Fewer U.S. troops who are not American citizens are applying for naturalization, the U.S. Citizenship and Immigration Services reported recently.
The number dropped in the first three months of this year—the second quarter of the fiscal year—to 661 from 1,069 in the previous three months. Approvals also fell, from 745 to 412 in the same time period.
Military.com, which reported on the declines, said CIS officials speaking on background said the cause was the end of Military Accessions Vital to National Interest [MAVNI] program in 2016. That program recruited legal immigrants into the military mainly for their language or medical skills.
Also, the Defense Department changed its policy for noncitizen troops. Those who enlisted after Oct. 13, 2017, face more extensive background checks and must serve 180 days of honorable service before they can file for naturalization, Military.com reported.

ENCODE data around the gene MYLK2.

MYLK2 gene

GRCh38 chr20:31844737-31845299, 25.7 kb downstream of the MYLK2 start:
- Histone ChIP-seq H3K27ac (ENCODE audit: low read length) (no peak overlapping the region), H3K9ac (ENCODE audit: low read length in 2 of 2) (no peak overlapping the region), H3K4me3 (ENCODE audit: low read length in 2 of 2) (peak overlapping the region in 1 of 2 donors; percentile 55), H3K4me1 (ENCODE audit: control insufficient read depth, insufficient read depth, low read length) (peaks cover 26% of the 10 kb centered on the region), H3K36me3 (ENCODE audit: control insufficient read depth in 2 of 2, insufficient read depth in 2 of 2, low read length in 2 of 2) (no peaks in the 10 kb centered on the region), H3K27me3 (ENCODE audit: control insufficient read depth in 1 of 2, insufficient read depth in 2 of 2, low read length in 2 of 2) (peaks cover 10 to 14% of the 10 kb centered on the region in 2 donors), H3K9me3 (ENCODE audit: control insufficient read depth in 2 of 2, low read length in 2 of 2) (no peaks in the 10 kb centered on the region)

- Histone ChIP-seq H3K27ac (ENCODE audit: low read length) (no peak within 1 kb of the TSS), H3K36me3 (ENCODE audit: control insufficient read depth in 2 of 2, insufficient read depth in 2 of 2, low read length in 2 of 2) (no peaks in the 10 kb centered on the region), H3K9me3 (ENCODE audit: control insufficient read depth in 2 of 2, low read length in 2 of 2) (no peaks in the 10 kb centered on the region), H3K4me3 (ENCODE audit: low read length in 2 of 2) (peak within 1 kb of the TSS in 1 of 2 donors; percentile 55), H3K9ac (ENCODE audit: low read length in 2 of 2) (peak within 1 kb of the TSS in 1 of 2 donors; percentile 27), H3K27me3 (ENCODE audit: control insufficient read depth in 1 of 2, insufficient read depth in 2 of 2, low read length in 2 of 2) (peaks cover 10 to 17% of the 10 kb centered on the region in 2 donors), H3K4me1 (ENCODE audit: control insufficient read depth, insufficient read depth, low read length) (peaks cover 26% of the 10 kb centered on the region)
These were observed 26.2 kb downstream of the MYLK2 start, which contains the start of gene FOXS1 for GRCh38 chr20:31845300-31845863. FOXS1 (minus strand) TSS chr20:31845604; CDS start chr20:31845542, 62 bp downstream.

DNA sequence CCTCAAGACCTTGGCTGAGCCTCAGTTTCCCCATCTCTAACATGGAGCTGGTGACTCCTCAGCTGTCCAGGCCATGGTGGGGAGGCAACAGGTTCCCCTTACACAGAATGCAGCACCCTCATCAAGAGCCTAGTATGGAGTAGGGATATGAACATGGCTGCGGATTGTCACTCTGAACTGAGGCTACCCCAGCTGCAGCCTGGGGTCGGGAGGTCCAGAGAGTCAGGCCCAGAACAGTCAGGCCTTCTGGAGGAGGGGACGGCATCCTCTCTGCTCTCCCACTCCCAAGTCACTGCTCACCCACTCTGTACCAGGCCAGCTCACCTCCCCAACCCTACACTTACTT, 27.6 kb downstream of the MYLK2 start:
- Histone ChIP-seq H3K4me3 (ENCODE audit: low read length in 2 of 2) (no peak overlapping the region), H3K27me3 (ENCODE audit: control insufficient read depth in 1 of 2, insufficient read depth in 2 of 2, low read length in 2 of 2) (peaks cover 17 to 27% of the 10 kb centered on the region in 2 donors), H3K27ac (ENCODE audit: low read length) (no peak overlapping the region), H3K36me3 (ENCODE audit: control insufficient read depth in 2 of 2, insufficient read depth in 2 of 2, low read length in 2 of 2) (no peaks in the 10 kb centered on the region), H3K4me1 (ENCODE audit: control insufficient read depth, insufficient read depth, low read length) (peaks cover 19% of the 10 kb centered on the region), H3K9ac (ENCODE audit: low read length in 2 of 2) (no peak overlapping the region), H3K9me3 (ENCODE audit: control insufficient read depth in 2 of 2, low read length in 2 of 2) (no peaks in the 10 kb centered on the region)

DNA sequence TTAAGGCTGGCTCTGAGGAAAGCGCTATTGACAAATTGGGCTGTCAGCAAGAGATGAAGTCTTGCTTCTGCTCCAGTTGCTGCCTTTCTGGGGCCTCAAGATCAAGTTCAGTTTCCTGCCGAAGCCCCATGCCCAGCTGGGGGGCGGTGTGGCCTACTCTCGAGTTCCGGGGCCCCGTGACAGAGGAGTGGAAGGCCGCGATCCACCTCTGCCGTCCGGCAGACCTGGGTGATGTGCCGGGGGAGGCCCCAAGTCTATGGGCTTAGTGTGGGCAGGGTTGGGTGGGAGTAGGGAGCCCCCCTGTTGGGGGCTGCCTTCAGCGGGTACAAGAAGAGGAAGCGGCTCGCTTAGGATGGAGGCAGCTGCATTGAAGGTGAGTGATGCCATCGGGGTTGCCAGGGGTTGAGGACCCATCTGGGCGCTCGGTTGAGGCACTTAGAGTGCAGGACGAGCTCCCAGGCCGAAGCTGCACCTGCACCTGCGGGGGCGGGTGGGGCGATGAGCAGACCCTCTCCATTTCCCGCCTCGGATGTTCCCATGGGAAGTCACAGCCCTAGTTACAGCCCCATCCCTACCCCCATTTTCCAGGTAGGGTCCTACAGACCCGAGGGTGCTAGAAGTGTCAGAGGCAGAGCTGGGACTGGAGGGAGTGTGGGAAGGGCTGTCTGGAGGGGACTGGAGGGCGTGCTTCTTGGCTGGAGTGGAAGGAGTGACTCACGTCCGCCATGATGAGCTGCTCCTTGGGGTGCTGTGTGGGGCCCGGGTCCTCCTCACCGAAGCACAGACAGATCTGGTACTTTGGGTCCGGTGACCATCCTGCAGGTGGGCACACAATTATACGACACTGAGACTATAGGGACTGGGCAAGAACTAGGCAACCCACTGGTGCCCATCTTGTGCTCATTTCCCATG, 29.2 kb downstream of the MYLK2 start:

The number of applicants for naturalization fell from 3,132 in the final quarter of fiscal 2017 to 1,069 in the first quarter of fiscal 2018. In the same period, the number of approvals for naturalization fell from 2,123 to 755.
Still, CIS says it approves 80 percent of applications for citizenship. Jonathan Withington, the CIS spokesman, said in a statement, “Honorable military service remains a strong and viable path to U.S. citizenship.”
CIS says 125,452 military members became U.S. citizens through the naturalization process from Oct. 1, 2001, to Sept. 30, 2017.